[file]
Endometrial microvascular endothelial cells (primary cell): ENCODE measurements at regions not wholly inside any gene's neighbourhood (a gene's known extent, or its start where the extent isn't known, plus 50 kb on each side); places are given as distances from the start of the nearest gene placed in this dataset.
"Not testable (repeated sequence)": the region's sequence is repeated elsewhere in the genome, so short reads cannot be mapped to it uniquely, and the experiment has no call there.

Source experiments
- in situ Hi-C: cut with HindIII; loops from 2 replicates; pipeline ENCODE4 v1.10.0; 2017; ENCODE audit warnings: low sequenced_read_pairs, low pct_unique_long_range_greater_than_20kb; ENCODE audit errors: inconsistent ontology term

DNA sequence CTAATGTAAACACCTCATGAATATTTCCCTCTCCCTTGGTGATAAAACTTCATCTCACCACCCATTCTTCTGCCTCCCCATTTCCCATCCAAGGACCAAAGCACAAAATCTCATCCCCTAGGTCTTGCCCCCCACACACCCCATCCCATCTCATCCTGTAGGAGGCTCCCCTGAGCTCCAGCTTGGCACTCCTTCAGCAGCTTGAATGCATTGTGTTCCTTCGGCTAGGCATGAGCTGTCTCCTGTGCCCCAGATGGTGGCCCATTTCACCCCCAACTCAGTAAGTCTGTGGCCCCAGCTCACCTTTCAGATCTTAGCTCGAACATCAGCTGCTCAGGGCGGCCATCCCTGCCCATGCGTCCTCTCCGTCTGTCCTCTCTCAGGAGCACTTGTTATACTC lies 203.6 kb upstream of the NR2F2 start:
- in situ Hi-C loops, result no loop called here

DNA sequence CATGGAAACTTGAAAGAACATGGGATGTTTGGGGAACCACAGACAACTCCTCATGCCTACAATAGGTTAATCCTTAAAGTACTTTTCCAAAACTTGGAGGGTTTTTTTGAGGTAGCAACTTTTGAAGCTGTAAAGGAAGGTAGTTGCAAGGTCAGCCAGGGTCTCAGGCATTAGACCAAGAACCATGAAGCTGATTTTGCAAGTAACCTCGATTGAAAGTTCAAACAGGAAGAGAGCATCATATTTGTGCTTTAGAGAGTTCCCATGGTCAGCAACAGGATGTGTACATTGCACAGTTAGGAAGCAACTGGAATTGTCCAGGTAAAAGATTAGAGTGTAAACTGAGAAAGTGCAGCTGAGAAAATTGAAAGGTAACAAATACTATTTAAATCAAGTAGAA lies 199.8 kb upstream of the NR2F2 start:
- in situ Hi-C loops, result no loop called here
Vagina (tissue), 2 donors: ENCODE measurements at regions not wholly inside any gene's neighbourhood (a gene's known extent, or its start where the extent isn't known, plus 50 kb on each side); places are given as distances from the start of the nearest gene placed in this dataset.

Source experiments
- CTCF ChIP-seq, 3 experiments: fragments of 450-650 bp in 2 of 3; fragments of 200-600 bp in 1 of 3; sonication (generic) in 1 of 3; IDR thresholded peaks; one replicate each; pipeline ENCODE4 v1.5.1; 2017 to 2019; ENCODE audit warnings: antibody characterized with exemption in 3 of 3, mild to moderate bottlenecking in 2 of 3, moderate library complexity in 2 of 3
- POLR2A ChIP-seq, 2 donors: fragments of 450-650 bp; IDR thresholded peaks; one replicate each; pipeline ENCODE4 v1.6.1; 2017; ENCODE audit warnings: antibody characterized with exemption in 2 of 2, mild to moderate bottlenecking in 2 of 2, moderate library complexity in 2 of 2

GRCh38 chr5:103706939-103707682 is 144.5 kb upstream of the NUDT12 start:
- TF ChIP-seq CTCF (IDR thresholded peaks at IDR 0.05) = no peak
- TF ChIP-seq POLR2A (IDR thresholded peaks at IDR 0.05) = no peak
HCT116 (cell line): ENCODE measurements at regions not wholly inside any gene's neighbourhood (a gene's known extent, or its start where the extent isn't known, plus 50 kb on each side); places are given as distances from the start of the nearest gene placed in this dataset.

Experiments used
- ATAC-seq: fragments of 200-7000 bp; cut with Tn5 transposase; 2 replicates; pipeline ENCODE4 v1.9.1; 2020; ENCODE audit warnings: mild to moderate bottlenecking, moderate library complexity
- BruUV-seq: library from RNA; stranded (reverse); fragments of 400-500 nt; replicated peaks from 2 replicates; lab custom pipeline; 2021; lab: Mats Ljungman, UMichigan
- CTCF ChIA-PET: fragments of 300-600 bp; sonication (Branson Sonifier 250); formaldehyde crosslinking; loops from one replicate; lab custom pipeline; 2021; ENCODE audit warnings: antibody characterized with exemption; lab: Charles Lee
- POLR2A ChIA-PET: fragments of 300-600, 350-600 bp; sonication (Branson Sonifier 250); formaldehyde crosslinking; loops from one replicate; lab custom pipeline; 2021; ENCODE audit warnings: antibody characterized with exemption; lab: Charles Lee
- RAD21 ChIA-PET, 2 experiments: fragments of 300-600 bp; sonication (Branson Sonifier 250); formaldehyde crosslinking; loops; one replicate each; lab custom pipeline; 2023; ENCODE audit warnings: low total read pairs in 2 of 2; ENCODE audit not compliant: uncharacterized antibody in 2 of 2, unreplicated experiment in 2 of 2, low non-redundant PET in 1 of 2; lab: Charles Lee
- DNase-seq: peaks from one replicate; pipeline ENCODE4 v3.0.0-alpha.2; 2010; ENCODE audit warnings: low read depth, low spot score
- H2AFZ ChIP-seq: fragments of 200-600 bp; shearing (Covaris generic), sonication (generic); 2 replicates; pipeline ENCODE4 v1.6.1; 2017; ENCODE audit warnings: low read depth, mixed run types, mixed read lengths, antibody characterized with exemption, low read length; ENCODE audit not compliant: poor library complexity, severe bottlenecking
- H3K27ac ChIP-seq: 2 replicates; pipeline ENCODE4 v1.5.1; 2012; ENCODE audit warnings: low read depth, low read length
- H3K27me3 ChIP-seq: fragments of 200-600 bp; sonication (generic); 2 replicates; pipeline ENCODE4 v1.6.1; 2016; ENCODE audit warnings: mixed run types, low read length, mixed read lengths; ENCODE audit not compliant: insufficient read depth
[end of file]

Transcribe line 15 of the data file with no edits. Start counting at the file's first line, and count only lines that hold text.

- TF ChIP-seq POLR2A (IDR thresholded peaks at IDR 0.05) = no peak